From The Wall Street Journal:
When Barack Obama claimed the Democratic nomination before 17,000 people last week, with thousands more outside unable to get in, it was notable but not surprising. He routinely draws huge crowds. That same night, John McCain spoke to about 600 supporters. That was routine, too.
The differences were particularly noticeable this past Tuesday, when both of their speeches were televised. Sen. Obama, the Democratic candidate for president, is among the most gifted speakers in recent politics. Sen. McCain’s speech-making abilities have improved, but both Democrats and Republicans say that he still comes across as stilted and awkward.
Sen. Obama routinely draws thousands of people to his rallies; a small Obama event might include 2,600 people. Sen. McCain’s crowds are typically measured in the hundreds, though the campaign estimates that one event, in Prescott, Ariz., drew 3,000 people.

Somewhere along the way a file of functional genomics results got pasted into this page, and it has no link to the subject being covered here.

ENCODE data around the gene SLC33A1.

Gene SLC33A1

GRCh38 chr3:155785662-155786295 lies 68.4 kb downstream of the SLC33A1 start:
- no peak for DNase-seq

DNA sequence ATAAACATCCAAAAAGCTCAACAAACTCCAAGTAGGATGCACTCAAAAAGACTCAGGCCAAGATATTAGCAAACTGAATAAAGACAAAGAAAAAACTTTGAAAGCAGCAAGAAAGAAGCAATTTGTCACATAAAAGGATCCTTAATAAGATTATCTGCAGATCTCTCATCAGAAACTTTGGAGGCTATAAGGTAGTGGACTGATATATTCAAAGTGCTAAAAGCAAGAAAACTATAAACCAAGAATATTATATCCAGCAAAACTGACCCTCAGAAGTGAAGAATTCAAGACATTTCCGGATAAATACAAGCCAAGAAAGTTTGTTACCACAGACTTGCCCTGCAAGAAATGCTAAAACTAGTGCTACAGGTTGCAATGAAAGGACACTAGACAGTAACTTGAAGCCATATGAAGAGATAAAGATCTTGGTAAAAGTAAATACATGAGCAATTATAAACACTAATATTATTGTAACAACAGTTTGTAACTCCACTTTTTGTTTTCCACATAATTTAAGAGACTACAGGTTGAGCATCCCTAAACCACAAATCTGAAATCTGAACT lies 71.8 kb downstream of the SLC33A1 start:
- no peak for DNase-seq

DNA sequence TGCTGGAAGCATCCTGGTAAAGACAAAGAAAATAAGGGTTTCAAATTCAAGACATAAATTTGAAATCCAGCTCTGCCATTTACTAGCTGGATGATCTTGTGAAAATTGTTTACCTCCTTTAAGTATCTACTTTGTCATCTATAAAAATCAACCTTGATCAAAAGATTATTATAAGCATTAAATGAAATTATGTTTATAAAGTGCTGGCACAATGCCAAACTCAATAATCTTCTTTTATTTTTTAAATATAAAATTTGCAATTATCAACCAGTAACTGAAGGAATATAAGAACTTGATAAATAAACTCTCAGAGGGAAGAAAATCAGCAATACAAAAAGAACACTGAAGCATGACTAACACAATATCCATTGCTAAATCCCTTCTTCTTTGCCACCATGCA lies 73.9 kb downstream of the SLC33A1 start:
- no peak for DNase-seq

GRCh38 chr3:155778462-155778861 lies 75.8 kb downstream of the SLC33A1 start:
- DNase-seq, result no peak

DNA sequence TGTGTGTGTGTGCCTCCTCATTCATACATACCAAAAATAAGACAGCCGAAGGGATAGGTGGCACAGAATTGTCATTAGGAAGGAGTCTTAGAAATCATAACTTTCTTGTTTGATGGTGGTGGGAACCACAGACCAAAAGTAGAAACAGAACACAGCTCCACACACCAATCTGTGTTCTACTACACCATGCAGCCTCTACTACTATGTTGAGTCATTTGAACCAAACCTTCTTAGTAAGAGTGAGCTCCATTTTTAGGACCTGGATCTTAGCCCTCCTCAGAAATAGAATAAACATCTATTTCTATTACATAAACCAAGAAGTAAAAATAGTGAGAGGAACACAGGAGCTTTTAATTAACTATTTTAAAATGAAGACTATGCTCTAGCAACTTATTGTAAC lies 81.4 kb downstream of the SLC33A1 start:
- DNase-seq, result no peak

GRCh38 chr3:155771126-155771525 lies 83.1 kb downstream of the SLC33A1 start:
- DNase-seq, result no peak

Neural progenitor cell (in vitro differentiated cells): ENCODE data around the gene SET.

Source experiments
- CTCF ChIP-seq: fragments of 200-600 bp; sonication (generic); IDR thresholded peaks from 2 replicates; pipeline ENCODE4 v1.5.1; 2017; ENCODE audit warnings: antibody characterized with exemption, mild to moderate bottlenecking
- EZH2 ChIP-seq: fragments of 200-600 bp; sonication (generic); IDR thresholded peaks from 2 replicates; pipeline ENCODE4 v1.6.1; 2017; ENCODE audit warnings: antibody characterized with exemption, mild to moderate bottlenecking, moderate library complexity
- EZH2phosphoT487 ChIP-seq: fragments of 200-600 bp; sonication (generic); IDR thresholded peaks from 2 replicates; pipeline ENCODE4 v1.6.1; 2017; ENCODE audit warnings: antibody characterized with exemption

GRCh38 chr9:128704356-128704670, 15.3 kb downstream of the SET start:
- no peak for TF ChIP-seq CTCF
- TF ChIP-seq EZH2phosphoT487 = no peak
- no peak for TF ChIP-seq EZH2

In the frenzied final weeks of competitive Republican primaries, Sen. McCain never drew more than about a thousand people. Most events were held in restaurants and other small venues.
That hasn’t changed much in the months since he became the likely nominee. Sometimes the campaign sets up ballrooms or gymnasiums so that chairs only fill part of the space to avoid empty seats.
Occasionally, a large room is packed, such as the Milwaukee high school where he held a town-hall meeting in late May. Even then, attendance, including the overflow room, was only about 1,400, according to the campaign.
By contrast, Sen. Obama has attracted about 20,000 people to a dozen rallies and held two dozen others with about 10,000 people. He addressed 75,000 people at an outdoor rally in Portland, Ore.